One of the most notable alterations was the incorporation of a remarkable private theatre created in 1922–1923 (see pages 154–155). Other changes to the house were made to encompass the couple’s extensive and growing collections. They included a fire-resistant walnut paneled library designed by Baltimore architect Laurence Hall Fowler in 1928 (Fig. 3). Alterations to the former bowling alley and billiard room in the 1930s created gallery spaces for the Japanese lacquer and Chinese porcelain collections. In 1941 a new library extension was added, and Alice worked with Fowler to redesign the formal first floor drawing room to create exhibition space for her exceptional collection of twentieth-century European paintings. Represented in the picture collection and on view today are works by Picasso, Degas, Modigliani (Fig. 4), Dufy, Vuillard, Bonnard, Utrillo, and Zuloaga, along with a major Tiffany glass collection that came to the university by an external bequest in the 1940s.

Appointed a trustee of Johns Hopkins University in 1937, upon his death in
1942, John bequeathed Evergreen and his collections to the school. His will stipulated that the house “always be hospitably open to lovers of music, art, and beautiful things, and to qualified and competent students and investigators who could make use of its collections.…”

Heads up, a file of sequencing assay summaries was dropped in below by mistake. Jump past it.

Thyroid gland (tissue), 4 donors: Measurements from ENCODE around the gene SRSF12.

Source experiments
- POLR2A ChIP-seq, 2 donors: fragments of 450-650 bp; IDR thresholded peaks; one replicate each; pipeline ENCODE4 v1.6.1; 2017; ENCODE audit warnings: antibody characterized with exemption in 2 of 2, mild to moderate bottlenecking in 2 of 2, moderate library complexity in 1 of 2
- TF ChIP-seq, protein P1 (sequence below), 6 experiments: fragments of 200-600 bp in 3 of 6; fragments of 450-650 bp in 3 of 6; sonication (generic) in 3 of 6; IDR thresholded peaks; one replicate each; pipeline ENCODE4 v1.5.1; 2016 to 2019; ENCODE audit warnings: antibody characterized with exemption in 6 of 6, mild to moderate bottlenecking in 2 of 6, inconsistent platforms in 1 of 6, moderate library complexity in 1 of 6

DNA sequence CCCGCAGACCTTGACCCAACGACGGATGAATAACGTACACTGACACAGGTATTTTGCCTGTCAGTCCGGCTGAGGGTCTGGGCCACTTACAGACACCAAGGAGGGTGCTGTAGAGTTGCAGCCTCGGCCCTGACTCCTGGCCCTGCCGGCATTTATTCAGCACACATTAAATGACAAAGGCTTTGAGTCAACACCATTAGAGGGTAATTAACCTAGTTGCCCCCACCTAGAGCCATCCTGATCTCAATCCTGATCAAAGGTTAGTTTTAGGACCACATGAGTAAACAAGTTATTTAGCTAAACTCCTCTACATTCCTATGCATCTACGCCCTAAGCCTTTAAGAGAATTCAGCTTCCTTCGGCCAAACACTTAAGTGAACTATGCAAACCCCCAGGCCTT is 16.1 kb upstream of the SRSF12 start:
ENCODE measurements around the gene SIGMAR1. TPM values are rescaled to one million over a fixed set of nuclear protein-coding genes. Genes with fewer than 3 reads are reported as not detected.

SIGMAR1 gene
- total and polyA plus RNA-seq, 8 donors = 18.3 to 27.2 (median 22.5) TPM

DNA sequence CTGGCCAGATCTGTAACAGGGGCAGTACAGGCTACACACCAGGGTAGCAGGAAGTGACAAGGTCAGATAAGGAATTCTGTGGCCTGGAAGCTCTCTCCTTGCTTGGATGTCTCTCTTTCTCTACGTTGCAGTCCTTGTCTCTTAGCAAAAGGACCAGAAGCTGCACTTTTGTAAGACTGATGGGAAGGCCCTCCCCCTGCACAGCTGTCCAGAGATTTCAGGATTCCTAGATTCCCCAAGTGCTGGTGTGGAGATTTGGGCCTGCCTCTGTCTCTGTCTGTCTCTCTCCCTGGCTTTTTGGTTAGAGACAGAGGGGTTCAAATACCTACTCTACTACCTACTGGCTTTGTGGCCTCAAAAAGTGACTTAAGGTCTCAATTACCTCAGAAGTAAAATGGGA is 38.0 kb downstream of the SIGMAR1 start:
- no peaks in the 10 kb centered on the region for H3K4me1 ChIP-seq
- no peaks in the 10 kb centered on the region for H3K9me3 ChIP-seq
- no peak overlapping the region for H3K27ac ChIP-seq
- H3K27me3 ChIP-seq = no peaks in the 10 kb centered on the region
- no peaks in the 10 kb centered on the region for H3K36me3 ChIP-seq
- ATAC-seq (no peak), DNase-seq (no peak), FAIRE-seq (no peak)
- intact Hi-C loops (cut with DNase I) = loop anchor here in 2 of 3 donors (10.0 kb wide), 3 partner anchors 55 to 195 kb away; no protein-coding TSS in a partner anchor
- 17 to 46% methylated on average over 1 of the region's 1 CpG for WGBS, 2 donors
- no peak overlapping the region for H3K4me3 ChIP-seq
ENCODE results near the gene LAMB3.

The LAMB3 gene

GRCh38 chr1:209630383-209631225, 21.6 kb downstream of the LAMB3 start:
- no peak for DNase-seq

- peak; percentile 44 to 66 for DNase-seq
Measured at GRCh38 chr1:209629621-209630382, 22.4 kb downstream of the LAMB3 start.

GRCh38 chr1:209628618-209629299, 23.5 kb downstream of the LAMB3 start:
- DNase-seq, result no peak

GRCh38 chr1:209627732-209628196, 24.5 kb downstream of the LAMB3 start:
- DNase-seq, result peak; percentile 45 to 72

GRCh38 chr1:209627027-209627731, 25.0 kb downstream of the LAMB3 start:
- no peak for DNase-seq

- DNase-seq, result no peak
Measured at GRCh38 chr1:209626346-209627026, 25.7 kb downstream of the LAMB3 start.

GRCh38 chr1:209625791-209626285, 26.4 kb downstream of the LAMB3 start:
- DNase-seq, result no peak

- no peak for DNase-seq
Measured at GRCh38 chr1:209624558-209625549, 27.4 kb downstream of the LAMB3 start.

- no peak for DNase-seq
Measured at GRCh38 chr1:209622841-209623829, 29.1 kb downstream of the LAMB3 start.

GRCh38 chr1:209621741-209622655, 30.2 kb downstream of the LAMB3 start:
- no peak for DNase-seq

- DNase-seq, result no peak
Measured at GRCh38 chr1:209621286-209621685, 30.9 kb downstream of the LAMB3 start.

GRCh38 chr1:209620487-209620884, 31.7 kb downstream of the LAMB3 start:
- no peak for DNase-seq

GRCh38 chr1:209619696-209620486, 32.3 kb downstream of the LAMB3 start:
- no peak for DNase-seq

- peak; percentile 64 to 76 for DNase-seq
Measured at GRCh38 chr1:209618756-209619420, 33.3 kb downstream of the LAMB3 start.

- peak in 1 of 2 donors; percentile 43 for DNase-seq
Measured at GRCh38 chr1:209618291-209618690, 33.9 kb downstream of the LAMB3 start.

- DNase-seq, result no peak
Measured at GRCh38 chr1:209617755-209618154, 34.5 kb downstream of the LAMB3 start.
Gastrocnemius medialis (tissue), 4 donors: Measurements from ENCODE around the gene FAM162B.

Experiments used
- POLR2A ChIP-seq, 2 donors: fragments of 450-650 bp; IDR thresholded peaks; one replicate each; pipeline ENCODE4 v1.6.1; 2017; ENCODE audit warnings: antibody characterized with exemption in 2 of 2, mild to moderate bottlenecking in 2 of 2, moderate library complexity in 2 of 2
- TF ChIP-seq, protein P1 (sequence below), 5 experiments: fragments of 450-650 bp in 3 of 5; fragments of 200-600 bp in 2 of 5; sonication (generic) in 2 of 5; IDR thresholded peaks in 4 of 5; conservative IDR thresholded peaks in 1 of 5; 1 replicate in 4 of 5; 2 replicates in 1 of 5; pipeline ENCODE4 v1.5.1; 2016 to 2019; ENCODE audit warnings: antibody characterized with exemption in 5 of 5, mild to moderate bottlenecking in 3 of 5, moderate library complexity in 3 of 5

Amedeo Modigliani (Italian, 1884–1920), Dr. Devaraigne—Le Beau Major, 1917. Oil on canvas, 56 x 48.3 cm. Courtesy of Evergreen House Foundation; photography by David Tripp.
Appointed a trustee of Johns Hopkins University in 1937, upon his death in1942, John bequeathed Alice extended the bequest at her passing in 1952 with the creation of the Evergreen House Foundation, whose mission, in partnership with the university, is to preserve the house, and its collections and landscape, while
sustaining the Garretts’ legacy of patronage of artists, musicians, and students. Programming today actively seeks to honor and extend the family’s commitment to Evergreen’s prominent role in the cultural life of the city of Baltimore.

In addition to its schedule of guided house tours, Evergreen has become a venue for changing art exhibitions that draw inspiration from the Garretts’ collections. Opening in May 2004 is Sculpture at Evergreen, a biennial series of juried outdoor exhibitions in which ten artists are invited to respond to the house, its heritage, and site. The Evergreen Concert Series, begun in 1952, continues the Garretts’ patronage of chamber musicians brought to the house to perform. Each June the Baltimore Shakespeare Festival opens its summer season with a week of outdoor performances in a creek-side meadow set amidst the estate’s twenty-six acres. There are also lectures, book signings, and an annual Carriage House Holiday Sale featuring the wares of over twenty Mid-Atlantic museum shops. Evergreen’s carriage house and north wing are popular sites for meetings and special occasion rentals.

Evergreen House is open twelve months a year, Monday through Friday from 10 a.m. to 4 p.m. and Saturday and Sunday from 1 p.m. to 4 p.m. For more information call 410.516.0341 or visit www.jhu.edu/historichouses.

Robert Saarnio is Director of Historic Houses and Curator of University Collections at Johns Hopkins University.